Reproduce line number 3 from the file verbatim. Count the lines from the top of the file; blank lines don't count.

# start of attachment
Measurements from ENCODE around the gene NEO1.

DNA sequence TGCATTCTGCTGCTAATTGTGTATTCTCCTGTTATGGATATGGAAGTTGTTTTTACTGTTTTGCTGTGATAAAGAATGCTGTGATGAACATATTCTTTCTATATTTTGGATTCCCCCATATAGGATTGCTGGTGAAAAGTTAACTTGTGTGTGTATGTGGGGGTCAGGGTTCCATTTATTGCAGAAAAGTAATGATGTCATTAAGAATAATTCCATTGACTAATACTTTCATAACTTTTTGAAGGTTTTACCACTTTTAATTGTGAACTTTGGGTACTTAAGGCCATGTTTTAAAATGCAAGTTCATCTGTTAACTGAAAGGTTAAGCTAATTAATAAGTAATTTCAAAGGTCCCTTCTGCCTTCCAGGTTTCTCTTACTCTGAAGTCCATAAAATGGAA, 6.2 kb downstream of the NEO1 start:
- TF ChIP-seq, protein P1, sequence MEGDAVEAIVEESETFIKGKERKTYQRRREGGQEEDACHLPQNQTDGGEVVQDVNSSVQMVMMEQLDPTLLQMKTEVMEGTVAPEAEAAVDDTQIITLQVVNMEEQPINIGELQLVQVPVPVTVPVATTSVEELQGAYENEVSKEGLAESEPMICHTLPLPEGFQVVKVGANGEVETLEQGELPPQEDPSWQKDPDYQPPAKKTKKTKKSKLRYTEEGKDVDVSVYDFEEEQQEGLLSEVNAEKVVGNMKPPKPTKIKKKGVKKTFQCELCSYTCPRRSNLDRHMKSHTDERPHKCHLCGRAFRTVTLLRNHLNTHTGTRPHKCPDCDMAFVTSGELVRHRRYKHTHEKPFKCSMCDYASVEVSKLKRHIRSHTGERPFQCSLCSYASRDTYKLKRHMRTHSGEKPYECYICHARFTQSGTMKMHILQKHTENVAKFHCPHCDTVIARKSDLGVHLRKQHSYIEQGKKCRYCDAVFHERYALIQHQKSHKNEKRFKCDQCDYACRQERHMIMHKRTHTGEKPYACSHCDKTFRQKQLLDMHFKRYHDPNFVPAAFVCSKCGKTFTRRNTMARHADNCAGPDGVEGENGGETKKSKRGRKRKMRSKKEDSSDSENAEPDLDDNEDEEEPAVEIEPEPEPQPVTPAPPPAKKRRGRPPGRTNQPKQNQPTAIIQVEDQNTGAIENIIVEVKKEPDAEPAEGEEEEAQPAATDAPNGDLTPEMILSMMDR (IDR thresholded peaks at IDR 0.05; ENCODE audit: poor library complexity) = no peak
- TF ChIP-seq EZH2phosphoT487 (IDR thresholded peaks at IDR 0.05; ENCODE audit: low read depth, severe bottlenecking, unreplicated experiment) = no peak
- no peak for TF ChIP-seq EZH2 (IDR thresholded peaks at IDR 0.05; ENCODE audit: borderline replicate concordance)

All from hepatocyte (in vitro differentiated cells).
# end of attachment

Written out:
- TF ChIP-seq, protein P1, sequence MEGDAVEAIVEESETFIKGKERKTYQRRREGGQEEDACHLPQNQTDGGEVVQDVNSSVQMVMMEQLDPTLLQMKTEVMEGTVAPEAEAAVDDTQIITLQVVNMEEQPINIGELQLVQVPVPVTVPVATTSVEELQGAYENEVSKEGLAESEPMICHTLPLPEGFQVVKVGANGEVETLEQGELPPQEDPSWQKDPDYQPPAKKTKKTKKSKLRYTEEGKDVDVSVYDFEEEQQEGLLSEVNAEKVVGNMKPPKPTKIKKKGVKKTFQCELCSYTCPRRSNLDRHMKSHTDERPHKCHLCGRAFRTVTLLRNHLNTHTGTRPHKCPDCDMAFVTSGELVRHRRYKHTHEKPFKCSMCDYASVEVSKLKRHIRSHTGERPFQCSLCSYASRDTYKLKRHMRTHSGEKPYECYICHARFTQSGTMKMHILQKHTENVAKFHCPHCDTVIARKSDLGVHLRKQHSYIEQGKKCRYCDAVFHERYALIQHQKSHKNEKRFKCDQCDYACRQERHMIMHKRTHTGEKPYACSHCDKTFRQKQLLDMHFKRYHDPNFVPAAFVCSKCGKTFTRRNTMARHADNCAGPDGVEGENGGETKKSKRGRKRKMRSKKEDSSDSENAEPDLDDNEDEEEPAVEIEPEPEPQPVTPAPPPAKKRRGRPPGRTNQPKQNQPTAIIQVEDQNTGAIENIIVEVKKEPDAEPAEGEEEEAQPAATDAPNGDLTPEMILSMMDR (IDR thresholded peaks at IDR 0.05; ENCODE audit: poor library complexity) = no peak